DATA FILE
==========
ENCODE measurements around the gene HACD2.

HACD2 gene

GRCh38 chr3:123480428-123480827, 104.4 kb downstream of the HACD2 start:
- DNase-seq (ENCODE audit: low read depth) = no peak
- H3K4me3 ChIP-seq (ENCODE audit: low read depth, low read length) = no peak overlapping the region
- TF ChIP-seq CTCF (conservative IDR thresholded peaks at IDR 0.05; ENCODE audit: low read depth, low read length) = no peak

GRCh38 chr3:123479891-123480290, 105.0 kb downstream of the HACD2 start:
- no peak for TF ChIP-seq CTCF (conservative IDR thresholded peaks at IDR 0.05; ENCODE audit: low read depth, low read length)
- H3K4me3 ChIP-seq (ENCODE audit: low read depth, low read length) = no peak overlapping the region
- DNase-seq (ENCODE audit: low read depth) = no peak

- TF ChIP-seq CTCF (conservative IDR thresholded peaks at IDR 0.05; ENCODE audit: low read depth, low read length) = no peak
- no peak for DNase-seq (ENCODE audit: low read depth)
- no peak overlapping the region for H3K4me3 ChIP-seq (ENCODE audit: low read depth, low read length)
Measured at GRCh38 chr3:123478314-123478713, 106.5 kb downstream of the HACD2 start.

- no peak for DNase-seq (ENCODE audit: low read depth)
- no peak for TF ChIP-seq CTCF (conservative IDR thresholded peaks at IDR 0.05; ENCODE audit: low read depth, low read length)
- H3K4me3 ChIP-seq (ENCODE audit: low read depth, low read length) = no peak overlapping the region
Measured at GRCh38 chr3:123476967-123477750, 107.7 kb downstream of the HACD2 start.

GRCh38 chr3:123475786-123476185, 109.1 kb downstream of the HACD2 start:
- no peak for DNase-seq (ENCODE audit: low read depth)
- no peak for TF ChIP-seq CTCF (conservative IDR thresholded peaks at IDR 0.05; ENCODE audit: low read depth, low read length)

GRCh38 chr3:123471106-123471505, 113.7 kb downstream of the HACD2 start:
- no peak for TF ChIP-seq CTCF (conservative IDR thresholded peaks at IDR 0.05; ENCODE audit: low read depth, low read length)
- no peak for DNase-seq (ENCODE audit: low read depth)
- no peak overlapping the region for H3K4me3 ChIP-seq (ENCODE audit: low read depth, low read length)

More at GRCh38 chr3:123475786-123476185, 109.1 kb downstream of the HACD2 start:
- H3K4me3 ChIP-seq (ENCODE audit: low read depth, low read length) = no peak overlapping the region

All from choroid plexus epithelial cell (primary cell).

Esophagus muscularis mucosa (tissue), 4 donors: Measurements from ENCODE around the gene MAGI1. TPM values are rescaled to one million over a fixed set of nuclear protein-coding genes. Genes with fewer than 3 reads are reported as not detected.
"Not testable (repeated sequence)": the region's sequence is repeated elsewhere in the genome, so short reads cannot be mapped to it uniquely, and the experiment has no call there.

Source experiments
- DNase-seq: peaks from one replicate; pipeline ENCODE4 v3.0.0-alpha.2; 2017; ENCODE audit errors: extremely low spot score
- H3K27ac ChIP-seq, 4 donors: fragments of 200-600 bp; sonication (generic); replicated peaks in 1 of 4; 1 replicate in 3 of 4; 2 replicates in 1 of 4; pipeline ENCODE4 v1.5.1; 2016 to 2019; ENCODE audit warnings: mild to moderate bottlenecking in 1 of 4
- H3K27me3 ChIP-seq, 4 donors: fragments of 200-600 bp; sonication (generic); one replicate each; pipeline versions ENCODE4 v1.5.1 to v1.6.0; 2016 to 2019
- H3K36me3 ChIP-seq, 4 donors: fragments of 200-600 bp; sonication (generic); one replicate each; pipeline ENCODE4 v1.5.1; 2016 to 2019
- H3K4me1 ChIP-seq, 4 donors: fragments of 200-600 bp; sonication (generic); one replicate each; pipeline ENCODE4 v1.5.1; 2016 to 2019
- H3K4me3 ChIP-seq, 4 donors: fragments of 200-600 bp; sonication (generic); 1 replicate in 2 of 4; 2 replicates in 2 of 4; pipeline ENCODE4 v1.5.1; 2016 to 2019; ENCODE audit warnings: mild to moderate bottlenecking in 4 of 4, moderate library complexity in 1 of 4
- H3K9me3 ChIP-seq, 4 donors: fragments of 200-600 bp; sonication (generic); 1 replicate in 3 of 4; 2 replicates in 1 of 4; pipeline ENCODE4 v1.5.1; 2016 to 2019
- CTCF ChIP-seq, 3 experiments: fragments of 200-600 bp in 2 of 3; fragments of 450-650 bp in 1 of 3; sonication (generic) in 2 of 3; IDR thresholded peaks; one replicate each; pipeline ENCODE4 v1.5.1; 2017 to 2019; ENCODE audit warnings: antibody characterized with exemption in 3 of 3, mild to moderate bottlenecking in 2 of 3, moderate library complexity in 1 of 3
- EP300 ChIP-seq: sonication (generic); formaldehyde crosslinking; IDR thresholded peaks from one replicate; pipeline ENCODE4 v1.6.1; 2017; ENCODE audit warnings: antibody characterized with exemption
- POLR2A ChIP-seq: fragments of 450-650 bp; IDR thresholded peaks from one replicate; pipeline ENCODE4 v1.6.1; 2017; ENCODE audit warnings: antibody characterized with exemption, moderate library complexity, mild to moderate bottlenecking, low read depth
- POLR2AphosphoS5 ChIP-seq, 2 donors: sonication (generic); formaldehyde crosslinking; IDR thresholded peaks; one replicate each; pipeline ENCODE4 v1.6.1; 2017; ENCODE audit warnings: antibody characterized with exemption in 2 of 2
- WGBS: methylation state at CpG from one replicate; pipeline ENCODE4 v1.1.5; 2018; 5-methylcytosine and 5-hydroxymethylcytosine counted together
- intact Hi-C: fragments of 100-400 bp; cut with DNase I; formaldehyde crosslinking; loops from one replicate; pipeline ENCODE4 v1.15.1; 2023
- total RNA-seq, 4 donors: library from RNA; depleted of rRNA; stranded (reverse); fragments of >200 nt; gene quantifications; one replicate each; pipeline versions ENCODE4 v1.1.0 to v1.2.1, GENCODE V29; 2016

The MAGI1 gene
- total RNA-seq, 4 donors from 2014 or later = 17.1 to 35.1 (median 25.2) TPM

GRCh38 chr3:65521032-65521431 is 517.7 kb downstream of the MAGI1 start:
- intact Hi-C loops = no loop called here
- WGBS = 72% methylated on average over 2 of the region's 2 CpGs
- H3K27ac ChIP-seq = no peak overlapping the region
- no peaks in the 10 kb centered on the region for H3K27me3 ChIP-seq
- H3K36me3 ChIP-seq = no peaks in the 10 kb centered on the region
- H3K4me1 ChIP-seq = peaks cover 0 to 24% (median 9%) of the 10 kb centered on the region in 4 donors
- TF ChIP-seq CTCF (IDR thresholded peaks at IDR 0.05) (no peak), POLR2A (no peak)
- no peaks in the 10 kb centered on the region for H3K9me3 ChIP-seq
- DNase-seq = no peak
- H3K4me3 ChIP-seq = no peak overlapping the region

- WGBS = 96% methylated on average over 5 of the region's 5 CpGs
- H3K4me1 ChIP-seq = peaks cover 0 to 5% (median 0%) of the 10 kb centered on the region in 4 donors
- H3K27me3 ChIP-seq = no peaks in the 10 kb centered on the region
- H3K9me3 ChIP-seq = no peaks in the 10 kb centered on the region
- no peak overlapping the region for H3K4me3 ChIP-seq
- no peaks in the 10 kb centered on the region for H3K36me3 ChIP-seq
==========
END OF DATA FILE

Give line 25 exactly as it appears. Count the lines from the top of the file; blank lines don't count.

- no peak overlapping the region for H3K4me3 ChIP-seq (ENCODE audit: low read depth, low read length)